29, 2004 -> Chapada Diamantina
The Chapada Diamantina (“Diamond Range”) is a multi-tiered tableland of eroded sandstone. Above steep-sided valleys are wide plateaus that explode upward into flat-topped mountains, or drop into box canyons. Its rectilinear topography makes for great walking: hard climbs are rewarded by long flat stretches. Rainwater collects on the highest tiers and falls to the valley floor in hundreds of waterfalls. The city of Lencois is the trekking center for the region, with numerous hostels, tour agencies, and a wide variety of trekking itineraries, including day hikes to Cachoeira de Fumaca, the second-highest waterfall in the world, at 380 meters.
We had chosen a tour company featured in our 1997 edition of the Footprint Guide. So we were a little nervous when all the tourists got out of the bus at Lencois. A half-hour later, the bus pulled into the grubby little town of Palmeiras. There, we were met by a young man driving an ancient Land Rover. For almost two hours, we rattled down a road that could have doubled as a creek bed. We were already exhausted after the long bus ride from Salvador, and kept praying that the next set of lights would be our destination – the village of Capao – only to rumble past. When we finally did reach Capao, we sped through it and out into the darkness. By this time we were both laughing. Where the hell were we going? A few minutes later, we arrived at the guest house.
After a spirit-lifting plate of homemade lasagna, we collapsed into bed. In the morning, we met Claude, the owner of the trekking company. He was a Frenchman who had been in Brazil since 1990 (there must have been a woman involved.) We discussed our itinerary with him, and he introduced us to our guide, Nito, a wiry local with long curly hair and a big smile. Nito didn't speak any English. We didn't speak any Portuguese. It didn't really matter. Nito was friendly and patient, and could understand my Spanish if I kept it simple. In the end, all we had to do was follow him anyway.
Our goal for the first day was the Pati Valley. We were driven to the trailhead and spent the next few hours climbing out of the Capao Valley and onto a high, grassy plateau. It was very hot and dry; the vegetation was much less dense than I had expected. (Both Nori and I had secretly feared a Kokoda-like jungle death march.) We had lunch in a dense stand of trees surrounding a waterfall-fed pool, and then climbed up another ridge to an even higher plateau. All around us, green-crowned mesas rose up like pedestals. We walked along this plateau for several hours, until we could see the beginning of the Paty Valley, several levels below us. The Pati was actually two intersecting valleys, with the huge massiff of Morro Branco (“White Mountain”) towering like an island between them.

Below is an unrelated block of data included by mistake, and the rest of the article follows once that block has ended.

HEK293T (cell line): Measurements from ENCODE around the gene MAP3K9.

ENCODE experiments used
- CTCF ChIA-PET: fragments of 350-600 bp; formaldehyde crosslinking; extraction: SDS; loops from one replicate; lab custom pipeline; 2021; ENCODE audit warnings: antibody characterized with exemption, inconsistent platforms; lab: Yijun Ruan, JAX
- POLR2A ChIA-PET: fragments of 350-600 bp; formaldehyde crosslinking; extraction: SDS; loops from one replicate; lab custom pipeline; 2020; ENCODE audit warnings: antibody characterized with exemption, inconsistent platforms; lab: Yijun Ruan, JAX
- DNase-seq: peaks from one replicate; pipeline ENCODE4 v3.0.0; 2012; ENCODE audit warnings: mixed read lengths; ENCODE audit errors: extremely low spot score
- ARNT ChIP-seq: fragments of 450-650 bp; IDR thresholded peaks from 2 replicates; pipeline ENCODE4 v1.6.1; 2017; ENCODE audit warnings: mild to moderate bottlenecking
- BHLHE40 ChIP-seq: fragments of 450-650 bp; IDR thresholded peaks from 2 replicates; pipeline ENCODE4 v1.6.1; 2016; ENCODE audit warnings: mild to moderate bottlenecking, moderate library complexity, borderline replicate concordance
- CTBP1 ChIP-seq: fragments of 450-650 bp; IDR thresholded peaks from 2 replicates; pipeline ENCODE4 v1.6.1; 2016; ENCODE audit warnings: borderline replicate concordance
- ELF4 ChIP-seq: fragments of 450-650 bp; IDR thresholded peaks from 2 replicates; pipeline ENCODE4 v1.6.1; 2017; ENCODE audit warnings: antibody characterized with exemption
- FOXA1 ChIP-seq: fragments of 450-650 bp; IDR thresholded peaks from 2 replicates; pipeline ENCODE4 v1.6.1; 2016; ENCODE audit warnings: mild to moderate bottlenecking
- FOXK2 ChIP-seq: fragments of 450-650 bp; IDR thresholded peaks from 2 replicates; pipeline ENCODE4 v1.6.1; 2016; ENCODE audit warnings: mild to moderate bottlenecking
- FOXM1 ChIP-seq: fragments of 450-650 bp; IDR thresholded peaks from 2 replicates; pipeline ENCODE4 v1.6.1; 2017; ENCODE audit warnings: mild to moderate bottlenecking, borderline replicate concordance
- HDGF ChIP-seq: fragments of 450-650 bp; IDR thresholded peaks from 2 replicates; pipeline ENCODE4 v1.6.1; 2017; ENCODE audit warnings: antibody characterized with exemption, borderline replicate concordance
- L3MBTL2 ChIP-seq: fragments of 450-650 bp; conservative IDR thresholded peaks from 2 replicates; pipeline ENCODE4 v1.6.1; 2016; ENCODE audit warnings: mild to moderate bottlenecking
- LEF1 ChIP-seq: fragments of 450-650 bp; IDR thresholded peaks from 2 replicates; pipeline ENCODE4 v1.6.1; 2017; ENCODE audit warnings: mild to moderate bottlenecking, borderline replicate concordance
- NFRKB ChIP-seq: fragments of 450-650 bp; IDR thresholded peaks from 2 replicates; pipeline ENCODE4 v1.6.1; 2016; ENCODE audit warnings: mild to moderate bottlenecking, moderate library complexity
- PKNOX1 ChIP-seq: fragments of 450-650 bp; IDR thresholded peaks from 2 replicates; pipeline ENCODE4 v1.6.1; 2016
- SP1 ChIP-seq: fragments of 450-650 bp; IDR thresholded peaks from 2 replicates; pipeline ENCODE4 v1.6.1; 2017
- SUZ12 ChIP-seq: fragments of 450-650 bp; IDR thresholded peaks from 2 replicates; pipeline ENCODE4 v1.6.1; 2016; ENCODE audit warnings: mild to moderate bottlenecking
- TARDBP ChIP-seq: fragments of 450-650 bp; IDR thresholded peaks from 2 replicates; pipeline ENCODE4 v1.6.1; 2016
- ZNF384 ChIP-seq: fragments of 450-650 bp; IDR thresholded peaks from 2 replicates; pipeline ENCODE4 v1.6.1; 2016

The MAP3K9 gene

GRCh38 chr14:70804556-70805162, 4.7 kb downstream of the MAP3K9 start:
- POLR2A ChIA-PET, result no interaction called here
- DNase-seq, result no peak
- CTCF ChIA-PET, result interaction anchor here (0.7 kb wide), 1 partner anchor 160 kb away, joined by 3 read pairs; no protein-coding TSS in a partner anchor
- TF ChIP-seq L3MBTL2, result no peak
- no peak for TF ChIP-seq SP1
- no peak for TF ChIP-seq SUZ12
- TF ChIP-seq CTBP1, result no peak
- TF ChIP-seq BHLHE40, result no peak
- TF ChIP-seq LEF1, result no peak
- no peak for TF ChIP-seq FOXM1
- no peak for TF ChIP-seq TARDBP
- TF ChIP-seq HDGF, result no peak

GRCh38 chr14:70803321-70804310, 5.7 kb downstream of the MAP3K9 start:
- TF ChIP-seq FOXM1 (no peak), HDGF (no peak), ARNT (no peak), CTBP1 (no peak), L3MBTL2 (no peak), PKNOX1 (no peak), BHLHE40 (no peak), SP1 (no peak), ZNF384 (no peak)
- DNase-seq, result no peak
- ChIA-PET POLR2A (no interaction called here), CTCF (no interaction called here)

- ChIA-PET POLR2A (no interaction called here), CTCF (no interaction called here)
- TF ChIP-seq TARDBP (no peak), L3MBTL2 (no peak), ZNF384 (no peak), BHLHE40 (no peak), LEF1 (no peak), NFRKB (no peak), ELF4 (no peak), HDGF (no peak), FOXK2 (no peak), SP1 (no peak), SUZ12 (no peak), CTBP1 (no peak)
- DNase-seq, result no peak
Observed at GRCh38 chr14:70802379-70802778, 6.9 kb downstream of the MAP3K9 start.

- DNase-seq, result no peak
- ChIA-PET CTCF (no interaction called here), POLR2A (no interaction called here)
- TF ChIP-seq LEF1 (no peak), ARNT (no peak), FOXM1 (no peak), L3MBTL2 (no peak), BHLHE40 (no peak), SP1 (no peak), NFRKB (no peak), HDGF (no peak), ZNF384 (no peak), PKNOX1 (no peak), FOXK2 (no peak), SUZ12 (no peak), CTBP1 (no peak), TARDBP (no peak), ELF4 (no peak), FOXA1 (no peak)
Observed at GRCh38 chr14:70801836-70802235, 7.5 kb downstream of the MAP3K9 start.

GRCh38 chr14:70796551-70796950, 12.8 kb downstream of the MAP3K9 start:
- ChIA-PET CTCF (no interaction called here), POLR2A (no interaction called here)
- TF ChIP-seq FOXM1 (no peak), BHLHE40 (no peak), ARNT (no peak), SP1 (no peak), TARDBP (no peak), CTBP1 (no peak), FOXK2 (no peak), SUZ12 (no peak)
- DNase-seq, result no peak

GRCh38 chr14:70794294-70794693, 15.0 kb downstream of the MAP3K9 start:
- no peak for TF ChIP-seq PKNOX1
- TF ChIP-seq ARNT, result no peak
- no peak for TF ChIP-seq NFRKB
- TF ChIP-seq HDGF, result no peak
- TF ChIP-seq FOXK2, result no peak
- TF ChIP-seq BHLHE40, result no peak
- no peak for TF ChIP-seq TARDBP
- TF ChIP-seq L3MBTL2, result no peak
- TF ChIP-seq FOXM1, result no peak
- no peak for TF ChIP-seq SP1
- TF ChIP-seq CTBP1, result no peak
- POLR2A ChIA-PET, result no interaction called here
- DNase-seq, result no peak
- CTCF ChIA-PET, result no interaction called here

Claude told us that we would be staying two nights in a family-run ‘pousada' (“guest house”) in the Pati Valley. We expected the worst, but were pleasantly surprised. The simple pousada had comfortable beds, massive feijoada dinners (with delectable homemade potato chips and fresh tropical juices), and a shower with take-your-skin-off water pressure. The pousada was in a beautiful setting, with high cliffs on each side of the fertile valley. Fan-tailed hummingbirds (‘beija-flor' in Portuguese, or “flower kisser”) hovered above strange purple flowers that seemed to have been turned inside-out.
Early the next morning, we hiked down to the river and began slowly working our way upstream. There were little waterfalls and benign gurgling rapids around every corner. Fat tadpoles wriggled in stagnant pools, and parakeets chirped overhead. A half-hour later we arrived at a perfect rock pool beneath a twenty-meter waterfall. I cannot resist cliff-jumping, so I immediately began looking for a suitable spot. But Nito beat me to it, and leapt into the water with an ecstatic hoot. I wasn't far behind. The water was cold, but invigorating. We spent the rest of the morning swimming and sunning. After the exertions of the previous day, it felt wonderful to relax.
In the early afternoon, we climbed up to a wide saddle between the two towers of Morro Branco. The views were great, but Nito intimated that the best was yet to come. After lunch, we put on our headlamps and descended into a huge cave, so rectangular that it looked quarried. The cavern narrowed after 100 meters, however, forcing us to duck and crawl through. A few minutes later, we were happy to see light seeping in from above. A short scramble brought us to a natural balcony on a sheer cliff. We could see straight down to the river, and had unobstructed views of the canyon: a corridor of red-brown cliffs topped with luxuriant vegetation.
On our final day, we returned to the Capao Valley, stopping at yet another rock pool for yet another cliff-jump. It had been a wonderful three days of trekking. Our “old” guidebook had vindicated itself. My joy at the prospect of second lasagna dinner was tempered, however, by the loss of one of my favorite T-shirts (a hardy, if malodorous veteran of five continents,) which apparently “fell” off of Nori's backpack. (I smelled a conspiracy.) Scott
-> MORE TRAVELOGUES